Water and Salt
I was born near the canals in Venice, California and spent my early childhood ensconced in them and the sweet pacific ocean that they feed. There we were an interior designer, an English transplant, a lasa shitzu and two private school going children, totally outnumbered by the scruffy beach goers, the pot smokers, the skaters, exhibitionists, and hippies that inhabited Venice in the early 70's. There were hells angles, and weight lifters, fortune tellers and merchants, drop outs, artists, musicians and magicians all of which writhed and basked in that gorgeous smog induced glow and unsurpassed eclecticism which shown it's influence in my life in numerous ways since.
Water ways, crumbling sidewalks, weeds, and silt wound around us as children, it stuck to our freckled limbs, marked our tiny frames with nicks and gauges, architected our play and my dreams to this day as we sank deep into the warm and sometimes dangerous folds of its once utopian body, accompanied by the ducks, dogs, sea snails.
Crabs were caught in traps off the pier in dawn expeditions fueled by thermoses of hot chocolate and promises of crab for dinner. The light was that lavender blue and cold, the beaten up splintery wood of the pier covered in chum, slime and fish hooks, and we caught loads of crabs. Later there would be the death rattle of those crabs, the clanging and scratching, the furious scramble as they tried with all their might to escape the impenetrable sides of the boiling cauldron that our mothers had dropped them in, liking their lips...as those poor creatures slowly grew silent.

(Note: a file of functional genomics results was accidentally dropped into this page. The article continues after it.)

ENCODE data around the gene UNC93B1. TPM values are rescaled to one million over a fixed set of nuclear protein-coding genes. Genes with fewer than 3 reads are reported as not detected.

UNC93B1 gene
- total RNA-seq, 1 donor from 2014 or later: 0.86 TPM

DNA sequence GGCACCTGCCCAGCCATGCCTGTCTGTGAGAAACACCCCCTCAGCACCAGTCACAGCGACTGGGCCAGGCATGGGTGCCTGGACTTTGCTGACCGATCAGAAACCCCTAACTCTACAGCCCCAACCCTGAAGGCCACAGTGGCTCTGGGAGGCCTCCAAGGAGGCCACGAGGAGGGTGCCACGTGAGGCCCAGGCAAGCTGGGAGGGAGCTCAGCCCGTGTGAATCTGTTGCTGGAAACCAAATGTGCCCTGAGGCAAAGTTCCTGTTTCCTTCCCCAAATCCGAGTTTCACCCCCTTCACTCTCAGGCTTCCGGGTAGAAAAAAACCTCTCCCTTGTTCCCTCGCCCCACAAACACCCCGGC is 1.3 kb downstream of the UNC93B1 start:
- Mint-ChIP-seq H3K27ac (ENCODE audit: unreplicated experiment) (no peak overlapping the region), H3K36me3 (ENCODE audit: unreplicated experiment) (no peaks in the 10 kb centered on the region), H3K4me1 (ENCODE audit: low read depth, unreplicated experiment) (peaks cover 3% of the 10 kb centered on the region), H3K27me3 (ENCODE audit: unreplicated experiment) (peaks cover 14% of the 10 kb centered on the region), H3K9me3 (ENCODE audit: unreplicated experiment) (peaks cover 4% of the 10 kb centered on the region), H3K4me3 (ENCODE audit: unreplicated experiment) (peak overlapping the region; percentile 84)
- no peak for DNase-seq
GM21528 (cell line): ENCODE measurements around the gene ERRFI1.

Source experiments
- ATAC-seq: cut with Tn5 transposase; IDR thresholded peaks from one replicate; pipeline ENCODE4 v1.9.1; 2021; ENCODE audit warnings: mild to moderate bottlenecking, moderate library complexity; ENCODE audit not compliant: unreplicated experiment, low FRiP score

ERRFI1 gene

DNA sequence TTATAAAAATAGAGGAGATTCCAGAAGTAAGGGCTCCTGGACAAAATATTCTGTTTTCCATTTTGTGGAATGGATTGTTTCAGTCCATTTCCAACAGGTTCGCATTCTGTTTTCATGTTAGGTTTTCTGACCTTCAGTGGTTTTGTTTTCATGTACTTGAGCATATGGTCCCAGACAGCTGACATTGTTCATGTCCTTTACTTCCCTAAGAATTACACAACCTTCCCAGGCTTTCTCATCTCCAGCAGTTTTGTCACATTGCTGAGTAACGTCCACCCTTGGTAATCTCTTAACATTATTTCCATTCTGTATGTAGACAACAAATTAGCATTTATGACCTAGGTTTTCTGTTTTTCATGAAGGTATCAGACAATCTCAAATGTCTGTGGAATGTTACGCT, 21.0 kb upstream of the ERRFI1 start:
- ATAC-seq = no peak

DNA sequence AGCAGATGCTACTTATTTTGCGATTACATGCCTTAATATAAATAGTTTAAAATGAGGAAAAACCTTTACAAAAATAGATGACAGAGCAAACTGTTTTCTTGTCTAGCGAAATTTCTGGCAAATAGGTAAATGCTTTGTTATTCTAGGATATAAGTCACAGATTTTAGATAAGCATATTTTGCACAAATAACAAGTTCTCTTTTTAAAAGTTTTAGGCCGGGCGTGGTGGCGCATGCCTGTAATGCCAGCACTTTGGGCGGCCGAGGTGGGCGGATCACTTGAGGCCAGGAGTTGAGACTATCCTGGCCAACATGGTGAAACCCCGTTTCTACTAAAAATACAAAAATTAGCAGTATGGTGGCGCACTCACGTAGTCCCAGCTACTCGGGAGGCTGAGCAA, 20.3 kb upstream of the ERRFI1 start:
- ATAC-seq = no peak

There was mussel beach where the steroid induced bodies, bronzed and wedged into tiny tiny shorts strutted their over inflated parts, bending and huffing and sweating while my dad, my brother and I sat in the bleachers eating our hot dogs and watching...as was our sunday routine.
Many exceedingly rich days were spent covered in sand, and worshipping that ocean which had taken me out to sea one time, and then returned me safely before authorities had to be called. We loved the ocean with a ferocity to equal it's own.
On the way back from the beach, we often stopped in a sliver of a bar, a dark red slit in the wall of obnoxious beach shops that lined the street leading to the pier. Dripping wet in our little swim suits, covered in sand we would shuffle in across the saw dust floor, into the unnaturally dark red hole, and head to the thing that drew us in...the pop corn machine. While taking turns we would chat politely to the men propping up the bar with their stiff leather outfits smelling like old smoke and liquor. Only much later did I hear that it was a famous hells angles hang out. The crumbling walkways of those canals were as characterful, thrilling and dangerous as the people that inhabited them.
Thats just the beginning. I'll describe more later. Its fun to think about the origin of things. You'll see. It all starts to fit together, the then and the now.